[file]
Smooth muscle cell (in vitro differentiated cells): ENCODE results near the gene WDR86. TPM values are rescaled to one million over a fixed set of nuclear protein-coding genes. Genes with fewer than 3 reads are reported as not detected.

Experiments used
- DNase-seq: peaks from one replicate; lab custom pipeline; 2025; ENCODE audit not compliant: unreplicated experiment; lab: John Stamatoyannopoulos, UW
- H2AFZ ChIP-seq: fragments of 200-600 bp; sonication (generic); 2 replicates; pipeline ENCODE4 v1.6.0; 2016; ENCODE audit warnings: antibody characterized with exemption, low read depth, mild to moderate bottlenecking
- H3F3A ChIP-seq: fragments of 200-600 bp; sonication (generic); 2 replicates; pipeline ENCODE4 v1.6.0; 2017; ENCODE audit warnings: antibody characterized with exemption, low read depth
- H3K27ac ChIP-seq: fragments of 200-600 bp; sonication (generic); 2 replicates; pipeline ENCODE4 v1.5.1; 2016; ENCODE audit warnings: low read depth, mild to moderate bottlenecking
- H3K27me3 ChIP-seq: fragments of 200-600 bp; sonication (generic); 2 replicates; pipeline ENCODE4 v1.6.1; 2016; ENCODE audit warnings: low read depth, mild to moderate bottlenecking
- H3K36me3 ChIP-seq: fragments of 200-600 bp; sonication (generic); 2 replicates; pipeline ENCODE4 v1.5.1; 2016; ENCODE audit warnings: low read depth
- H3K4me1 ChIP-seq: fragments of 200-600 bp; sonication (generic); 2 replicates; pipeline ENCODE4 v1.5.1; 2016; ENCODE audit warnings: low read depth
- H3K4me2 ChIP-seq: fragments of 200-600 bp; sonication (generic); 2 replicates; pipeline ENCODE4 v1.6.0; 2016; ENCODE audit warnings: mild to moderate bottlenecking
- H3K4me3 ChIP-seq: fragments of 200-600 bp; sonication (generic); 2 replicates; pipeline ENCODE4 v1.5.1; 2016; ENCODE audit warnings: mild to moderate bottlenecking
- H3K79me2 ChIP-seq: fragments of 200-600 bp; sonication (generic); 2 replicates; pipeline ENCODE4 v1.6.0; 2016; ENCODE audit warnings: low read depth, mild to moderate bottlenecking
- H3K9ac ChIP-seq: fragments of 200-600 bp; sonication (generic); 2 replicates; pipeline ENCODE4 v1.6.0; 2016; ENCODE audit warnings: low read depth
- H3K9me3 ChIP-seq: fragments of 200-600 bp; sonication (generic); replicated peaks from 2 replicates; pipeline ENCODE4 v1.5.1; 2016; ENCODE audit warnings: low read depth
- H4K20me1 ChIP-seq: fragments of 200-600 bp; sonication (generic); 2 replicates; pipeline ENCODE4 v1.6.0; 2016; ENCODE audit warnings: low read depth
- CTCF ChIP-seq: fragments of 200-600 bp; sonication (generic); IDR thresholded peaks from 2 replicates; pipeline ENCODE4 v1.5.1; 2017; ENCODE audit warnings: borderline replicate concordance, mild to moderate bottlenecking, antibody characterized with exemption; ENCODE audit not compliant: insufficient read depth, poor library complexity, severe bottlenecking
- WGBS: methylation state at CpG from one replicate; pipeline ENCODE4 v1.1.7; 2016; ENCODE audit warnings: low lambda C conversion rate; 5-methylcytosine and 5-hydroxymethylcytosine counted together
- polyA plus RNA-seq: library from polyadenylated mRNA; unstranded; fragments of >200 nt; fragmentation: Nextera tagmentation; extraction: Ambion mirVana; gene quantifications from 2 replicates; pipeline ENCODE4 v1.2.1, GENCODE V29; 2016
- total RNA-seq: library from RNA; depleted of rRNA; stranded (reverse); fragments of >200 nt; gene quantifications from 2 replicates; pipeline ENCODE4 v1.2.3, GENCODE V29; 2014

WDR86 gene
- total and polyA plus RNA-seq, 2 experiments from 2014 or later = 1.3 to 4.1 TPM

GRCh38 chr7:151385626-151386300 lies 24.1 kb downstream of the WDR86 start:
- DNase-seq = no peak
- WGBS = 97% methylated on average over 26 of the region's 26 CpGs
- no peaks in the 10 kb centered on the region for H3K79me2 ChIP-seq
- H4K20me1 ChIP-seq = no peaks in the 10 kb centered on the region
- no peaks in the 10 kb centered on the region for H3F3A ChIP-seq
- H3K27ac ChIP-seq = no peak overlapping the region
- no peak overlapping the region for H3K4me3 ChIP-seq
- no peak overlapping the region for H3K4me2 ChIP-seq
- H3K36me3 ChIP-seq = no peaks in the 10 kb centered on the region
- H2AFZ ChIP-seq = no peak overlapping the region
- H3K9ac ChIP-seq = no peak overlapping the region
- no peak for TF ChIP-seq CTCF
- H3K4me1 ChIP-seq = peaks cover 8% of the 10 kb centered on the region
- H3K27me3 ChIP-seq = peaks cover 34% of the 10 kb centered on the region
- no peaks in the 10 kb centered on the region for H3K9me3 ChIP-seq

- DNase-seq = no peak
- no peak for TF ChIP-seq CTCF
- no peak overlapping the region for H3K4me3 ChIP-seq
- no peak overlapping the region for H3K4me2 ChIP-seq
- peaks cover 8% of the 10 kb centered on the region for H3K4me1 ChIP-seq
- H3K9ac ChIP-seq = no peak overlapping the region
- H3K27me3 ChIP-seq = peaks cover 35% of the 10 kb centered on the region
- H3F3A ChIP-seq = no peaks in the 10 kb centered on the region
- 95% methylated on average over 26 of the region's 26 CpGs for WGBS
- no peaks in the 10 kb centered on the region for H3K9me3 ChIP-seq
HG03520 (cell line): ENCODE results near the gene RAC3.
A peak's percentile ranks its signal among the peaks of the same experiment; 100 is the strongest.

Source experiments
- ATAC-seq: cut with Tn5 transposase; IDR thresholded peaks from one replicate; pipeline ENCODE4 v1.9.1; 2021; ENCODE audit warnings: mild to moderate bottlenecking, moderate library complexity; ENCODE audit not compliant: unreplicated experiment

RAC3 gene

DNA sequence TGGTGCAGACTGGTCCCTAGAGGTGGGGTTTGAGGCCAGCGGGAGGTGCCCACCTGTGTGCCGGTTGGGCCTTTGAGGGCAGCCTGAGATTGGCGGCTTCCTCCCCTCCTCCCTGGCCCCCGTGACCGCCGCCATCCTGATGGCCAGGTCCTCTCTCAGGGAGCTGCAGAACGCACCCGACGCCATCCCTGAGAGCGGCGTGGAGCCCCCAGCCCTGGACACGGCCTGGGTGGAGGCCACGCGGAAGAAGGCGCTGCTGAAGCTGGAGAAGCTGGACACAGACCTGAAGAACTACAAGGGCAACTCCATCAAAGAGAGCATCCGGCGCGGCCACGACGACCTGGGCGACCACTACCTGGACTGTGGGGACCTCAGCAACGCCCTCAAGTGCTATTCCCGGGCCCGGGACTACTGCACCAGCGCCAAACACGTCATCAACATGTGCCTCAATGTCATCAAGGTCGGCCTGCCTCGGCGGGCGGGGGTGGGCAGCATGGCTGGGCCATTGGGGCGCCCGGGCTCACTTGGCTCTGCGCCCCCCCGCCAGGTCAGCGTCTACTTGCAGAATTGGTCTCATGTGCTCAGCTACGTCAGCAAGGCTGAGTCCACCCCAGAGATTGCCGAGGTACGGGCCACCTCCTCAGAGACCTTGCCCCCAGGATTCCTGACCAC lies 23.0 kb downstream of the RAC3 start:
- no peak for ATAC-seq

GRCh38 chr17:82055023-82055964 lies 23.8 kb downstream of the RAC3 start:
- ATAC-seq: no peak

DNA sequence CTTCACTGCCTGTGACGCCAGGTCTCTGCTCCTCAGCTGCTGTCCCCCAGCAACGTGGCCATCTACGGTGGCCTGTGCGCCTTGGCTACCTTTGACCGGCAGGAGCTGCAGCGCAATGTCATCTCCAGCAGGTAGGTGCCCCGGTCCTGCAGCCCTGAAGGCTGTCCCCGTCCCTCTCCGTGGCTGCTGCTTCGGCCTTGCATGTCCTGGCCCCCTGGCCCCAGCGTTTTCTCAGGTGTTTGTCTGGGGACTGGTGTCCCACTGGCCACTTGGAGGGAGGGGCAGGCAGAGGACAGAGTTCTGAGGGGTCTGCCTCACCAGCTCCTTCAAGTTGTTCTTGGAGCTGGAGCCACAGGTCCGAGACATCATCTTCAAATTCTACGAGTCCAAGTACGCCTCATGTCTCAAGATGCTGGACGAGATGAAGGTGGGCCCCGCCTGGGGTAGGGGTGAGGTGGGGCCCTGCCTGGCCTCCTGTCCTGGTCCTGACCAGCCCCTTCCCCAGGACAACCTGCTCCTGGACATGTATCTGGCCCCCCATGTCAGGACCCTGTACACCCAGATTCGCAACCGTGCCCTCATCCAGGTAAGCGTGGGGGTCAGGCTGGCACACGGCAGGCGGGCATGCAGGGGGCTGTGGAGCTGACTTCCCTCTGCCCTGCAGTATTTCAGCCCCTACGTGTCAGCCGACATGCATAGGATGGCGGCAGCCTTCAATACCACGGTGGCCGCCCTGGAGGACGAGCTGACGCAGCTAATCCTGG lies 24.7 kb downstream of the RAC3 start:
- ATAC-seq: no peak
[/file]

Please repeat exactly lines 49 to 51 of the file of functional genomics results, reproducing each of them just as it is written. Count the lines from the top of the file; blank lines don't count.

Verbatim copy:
A peak's percentile ranks its signal among the peaks of the same experiment; 100 is the strongest.

Source experiments
- ATAC-seq: cut with Tn5 transposase; IDR thresholded peaks from one replicate; pipeline ENCODE4 v1.9.1; 2021; ENCODE audit warnings: mild to moderate bottlenecking, moderate library complexity; ENCODE audit not compliant: unreplicated experiment